Money Smarts Blog
5-step guide to prevent ridiculous purchases
Oct 26, 2021 || Kristen Anderson, Content + Communications Strategist
Have you ever purchased something and instantly regretted it? Or better yet have you purchased something and thought “I don’t need this, nor can I really afford it, but I WANT it"?
We call that an impulse buy, and according to an April 2021 survey done by Slickdeals, the leading crowdsourced shopping platform, the average American spends $276 per month on impulse buys – up from, get this, $183 in April of 2020 and $155.03 in January of 2020.
That’s over $100 more in impulse spending PER MONTH in just over a year’s time…
(For those that don't like to do math, that's over $3,300 a year)
Impulse buys can be small purchases over time that add up or in my case, can be something big.
Cue, new Apple Watch.
It’s $20 off! I must have it…plus I can track my workouts with it, which will obviously make me actually use that gym membership I have…and you can answer your texts and calls on it?! No way…this is just too cool.
Well, after giving it 30 seconds of thought I came up with more than a few really good reasons why not. The first is that the holidays are coming up, and my family is ALWAYS asking me for a list. Why buy this now when a gift card to the Apple Store would be the perfect gift?
Second, I already have a Fitbit…that I never use, so what would make this watch any different?
I fell into the trap of “everyone has one, and it seems cool, so I want one.” Not a good answer.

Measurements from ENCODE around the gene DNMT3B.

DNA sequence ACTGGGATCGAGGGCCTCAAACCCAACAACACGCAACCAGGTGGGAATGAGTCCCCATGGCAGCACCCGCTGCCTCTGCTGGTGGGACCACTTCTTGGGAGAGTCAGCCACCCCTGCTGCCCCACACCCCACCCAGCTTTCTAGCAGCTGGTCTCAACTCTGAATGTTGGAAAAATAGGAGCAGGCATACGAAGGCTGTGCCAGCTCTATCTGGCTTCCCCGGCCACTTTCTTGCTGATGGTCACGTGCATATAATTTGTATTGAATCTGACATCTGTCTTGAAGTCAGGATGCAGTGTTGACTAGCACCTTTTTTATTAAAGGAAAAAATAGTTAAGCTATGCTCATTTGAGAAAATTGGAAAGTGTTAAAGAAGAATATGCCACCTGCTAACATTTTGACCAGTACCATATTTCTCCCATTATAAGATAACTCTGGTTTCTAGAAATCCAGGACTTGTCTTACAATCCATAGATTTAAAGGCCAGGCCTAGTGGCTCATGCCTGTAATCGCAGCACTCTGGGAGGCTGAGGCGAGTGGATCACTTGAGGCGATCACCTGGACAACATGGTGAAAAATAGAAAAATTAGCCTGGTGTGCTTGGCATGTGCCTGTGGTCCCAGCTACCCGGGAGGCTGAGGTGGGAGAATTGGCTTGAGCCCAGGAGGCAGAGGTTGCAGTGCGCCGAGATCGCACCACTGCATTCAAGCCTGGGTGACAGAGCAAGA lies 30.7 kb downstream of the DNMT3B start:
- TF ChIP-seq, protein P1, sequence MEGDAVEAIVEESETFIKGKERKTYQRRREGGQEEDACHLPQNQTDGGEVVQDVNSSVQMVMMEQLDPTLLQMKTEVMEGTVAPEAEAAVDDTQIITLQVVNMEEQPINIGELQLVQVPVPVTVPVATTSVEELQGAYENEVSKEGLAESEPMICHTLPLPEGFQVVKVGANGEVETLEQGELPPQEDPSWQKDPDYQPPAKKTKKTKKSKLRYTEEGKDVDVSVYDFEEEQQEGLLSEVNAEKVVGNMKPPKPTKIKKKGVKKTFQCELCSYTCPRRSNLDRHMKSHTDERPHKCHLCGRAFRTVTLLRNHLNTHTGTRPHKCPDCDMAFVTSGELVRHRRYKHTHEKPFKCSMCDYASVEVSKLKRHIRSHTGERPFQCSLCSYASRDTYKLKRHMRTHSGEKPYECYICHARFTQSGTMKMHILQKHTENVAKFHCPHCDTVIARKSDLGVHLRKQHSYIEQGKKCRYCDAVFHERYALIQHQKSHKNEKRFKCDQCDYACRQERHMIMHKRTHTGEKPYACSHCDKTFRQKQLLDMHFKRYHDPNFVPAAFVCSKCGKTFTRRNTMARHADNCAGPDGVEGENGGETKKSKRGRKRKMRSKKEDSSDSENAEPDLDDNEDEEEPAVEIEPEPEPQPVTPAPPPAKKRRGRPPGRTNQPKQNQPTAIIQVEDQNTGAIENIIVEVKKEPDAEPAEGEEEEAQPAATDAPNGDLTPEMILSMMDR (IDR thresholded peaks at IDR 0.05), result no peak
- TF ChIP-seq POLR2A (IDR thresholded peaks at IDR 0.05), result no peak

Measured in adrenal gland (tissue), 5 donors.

Luckily before I clicked that beautiful “Create your ideal watch style” button on Apple.com, I went through what I’m now calling my 5-Step Guide to Prevent Ridiculous Purchases.
STEP 1: Can you afford to pay with cash?
In the case of my beloved Apple Watch, the answer for me was yes, IF I dipped into our emergency fund…The thing is, no matter how badly I wanted to turn on my watch’s fitness tracker while answering a call at the gym, having the latest gadget is not an emergency. So, I really couldn’t afford to pay for it with cash.
Another temptation to spend money you don’t have: credit cards. But your available balance isn’t cash, nor should it be treated as such. Carelessly using your credit card to make silly purchases you can’t afford to pay off right away is a great way to start drowning in debt.
Rule of thumb? Avoid making a large purchase with your credit card if you can’t afford to pay it off with actual, non-emergency-fund cash right away, and only use your emergency fund for actual emergencies.
So if you’ve asked yourself #1 and determined that yes, you do actually have enough cash on hand for this impulse buy. Move on to Step 2.
STEP 2: Does it fit your lifestyle?
You don’t have to dip into your emergency fund, you don’t have to borrow money from your brother and if you swipe your credit card it will be to take advantage of cashback or some other rewards and then you’ll pay it off pronto (because you actually have the cash).
That means you can buy it, right? Not necessarily, friend. Just because you can afford something doesn’t make it a good buy.
Take a minute to consider whether or not this purchase will fit into your day-to-day life. Circling back to the Apple Watch example; Theoretically, it would have fit my personal lifestyle, but let's take the example of purchasing a pop-up pool from Amazon…(I know some of you thought of it during quarantine…)